My dad once asked me why I like to refer to myself as such a “hot mess mom” on here. “Isn’t that kind of embarrassing?” he asked. I guess it is but I’ve always been like this. Always. For better or worse, I am an open book. In graduate school, I have distinct memories of my supervisor (in my counseling psychology program) telling me, “Marnie, it’s okay to share some things about yourself, but you really don’t need to share quite that much.” Gah, I can’t help it! First of all, it’s kind of therapeutic to throw it out there. “Hey, I kind of suck at this thing called motherhood in some ways, but I’m really, really trying.” As many people have said, it’s really about showing up. My kids know I’m never going to be the mom with the bento box with sushi, carrots, and organic applesauce made from the tears of unicorns. I’m the running-late, super-stressed, hair on fire freak-o. But they have taught me about unconditional love, and that’s such a beautiful thing.
I’m often asked in interviews, “What are your weaknesses?” “Where do I start?” I almost say. I don’t, I don’t! I’m not completely stupid. If I was completely open, I’d say:
I have a physical necessity to be late. I hate it. I know it and I hate it. It’s a compulsion. Can I fit in this one last blog post before making it to yoga (I’m seriously doing that right now)? I don’t do it on purpose and I know it’s not a good thing, but there it is.
I am terrible at chemistry. I once walked out of the lab with my goggles still on, in a complete fog. In high school, I started a fire.
I am completely neurotic. I worry about worrying about the worrier’s worriers. I worry that anything I say or write will offend someone and write it anyway, and then worry some more about that.
I am horrendous at budgeting. Quicken gives me hives.
I am not spontaneous. I wish I were. “Go with you to Vegas?” “Hell, yeah!” “We leave tonight.” “Have fun!”
I’m a horrible packer. Along these same lines, there are always, and I mean always, things falling out of my purse. And my car looks like a homeless person’s been living in there, high on the hog, I might add.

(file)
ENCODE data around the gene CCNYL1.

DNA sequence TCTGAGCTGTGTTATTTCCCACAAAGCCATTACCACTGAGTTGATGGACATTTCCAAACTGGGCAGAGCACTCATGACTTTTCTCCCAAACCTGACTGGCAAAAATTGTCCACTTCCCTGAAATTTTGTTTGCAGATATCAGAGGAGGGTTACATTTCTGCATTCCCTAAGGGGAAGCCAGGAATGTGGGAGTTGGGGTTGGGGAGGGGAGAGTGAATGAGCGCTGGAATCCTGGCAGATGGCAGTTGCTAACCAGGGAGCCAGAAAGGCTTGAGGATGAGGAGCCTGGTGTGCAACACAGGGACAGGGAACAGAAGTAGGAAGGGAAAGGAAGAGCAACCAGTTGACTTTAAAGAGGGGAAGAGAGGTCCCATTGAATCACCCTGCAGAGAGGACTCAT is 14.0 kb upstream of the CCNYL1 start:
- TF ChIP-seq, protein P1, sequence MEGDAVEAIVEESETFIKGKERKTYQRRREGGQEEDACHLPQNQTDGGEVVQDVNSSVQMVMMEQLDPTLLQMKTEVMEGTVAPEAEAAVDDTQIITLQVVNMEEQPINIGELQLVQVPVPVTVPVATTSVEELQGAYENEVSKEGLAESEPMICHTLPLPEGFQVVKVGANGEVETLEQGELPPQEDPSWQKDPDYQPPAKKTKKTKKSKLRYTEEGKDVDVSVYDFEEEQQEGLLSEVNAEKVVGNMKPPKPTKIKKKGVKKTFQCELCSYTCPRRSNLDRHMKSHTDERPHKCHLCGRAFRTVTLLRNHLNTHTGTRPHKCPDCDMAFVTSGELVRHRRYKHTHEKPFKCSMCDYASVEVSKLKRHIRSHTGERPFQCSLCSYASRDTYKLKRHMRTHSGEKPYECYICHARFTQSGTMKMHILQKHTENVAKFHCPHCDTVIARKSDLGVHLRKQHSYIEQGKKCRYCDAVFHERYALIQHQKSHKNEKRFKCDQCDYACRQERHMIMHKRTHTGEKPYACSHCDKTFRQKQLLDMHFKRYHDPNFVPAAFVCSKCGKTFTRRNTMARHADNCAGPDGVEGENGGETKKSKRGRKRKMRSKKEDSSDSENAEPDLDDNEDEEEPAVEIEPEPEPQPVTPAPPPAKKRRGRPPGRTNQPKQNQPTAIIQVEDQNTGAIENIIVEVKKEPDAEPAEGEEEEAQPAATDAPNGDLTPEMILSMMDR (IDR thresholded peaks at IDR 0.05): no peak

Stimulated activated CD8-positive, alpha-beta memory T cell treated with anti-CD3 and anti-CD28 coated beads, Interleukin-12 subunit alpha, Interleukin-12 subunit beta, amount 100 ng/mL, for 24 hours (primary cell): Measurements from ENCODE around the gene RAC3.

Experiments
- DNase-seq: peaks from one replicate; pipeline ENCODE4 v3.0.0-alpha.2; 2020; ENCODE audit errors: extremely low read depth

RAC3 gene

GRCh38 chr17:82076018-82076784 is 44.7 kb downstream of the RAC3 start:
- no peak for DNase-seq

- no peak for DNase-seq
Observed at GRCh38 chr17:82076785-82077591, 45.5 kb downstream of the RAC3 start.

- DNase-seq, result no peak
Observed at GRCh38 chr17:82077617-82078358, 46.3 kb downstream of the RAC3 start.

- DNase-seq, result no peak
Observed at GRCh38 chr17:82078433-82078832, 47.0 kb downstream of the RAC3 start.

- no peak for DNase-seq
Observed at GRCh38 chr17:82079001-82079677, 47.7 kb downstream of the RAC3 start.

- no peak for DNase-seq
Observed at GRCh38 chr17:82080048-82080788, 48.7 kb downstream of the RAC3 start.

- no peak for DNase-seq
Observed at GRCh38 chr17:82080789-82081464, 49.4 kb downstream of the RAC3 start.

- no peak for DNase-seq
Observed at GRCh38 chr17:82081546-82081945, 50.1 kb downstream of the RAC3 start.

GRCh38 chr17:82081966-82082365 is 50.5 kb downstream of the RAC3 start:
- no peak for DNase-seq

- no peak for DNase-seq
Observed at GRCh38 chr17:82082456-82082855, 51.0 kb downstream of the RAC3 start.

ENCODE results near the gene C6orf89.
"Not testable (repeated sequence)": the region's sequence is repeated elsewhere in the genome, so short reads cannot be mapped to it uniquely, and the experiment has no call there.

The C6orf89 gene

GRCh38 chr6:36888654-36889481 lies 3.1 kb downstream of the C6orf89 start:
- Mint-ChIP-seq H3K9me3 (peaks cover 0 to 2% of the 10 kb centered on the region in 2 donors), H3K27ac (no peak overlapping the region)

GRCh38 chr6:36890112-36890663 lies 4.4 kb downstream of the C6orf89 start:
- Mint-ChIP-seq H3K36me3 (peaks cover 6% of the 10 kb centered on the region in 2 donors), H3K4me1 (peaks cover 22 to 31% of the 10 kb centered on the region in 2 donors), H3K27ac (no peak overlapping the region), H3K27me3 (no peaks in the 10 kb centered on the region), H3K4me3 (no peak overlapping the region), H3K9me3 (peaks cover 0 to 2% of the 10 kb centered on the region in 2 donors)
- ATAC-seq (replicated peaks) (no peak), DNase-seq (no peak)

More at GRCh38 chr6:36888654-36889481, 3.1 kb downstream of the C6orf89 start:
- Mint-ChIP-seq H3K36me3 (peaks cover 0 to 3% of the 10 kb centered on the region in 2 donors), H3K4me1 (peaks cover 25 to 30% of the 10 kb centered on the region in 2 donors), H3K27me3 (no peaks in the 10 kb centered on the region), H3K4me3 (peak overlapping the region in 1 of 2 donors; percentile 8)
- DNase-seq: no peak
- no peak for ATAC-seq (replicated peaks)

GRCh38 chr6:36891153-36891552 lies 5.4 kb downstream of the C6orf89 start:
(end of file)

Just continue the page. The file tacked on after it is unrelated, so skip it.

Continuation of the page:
I don’t cut my kids’ toenails. Like ever. I caught a glimpse of them the other day and they look like Howard Hughes’ toenails, only with a park’s worth of dirt underneath their nails. We laughed and laughed when I pointed it out to the boys. And we still did nothing. Maybe they’ll fall off at a certain length?
I could go on and on (AND ON). In fact, I’d say that many days I’m obsessed with my faults. But I had a revelation the other day when we were eating at our favorite sushi restaurant (of course the boys eat chicken fingers). The boys were fighting over who got to sit next to me. By the end, they were both in my lap. It was slightly embarrassing, as they are six and eight, but I realized this is the stuff. I’m good at LOVE. I’m so, so good at it. I’m incredible at loving these boys. I can see it in their eyes when I pick them up from school. I can feel it in their (albeit reluctant) kisses. I see it when they look into the crowd at their games and catch my eyes. Most importantly, I believe it when I apologize to them for making a mistake, and they say, “It’s okay, Mom.” I know they still love me with their whole hearts. And they love it all – the good and the bad.
I know that, no matter what happens, they’ll never EVER doubt that I love them. I bathe them in it. They’ve marinated in my love for years. It’s now the blankets they used as “lovies” when they were babies. It is a part of them, as much as those dirty toenails.
I’m really, really good at loving these guys. And that’s something to be proud of, don’t you agree?